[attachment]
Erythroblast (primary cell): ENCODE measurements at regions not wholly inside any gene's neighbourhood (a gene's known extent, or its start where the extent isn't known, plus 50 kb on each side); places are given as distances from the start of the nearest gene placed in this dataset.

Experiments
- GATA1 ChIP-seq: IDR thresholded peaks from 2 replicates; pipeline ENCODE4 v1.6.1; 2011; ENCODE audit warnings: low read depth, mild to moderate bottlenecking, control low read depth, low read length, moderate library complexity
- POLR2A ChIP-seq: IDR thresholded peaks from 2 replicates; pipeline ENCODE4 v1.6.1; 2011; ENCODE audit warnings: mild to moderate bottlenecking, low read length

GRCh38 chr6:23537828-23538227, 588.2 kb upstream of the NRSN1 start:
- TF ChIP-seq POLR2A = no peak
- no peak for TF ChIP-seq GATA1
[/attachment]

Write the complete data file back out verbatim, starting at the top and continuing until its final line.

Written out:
Erythroblast (primary cell): ENCODE measurements at regions not wholly inside any gene's neighbourhood (a gene's known extent, or its start where the extent isn't known, plus 50 kb on each side); places are given as distances from the start of the nearest gene placed in this dataset.

Experiments
- GATA1 ChIP-seq: IDR thresholded peaks from 2 replicates; pipeline ENCODE4 v1.6.1; 2011; ENCODE audit warnings: low read depth, mild to moderate bottlenecking, control low read depth, low read length, moderate library complexity
- POLR2A ChIP-seq: IDR thresholded peaks from 2 replicates; pipeline ENCODE4 v1.6.1; 2011; ENCODE audit warnings: mild to moderate bottlenecking, low read length

GRCh38 chr6:23537828-23538227, 588.2 kb upstream of the NRSN1 start:
- TF ChIP-seq POLR2A = no peak
- no peak for TF ChIP-seq GATA1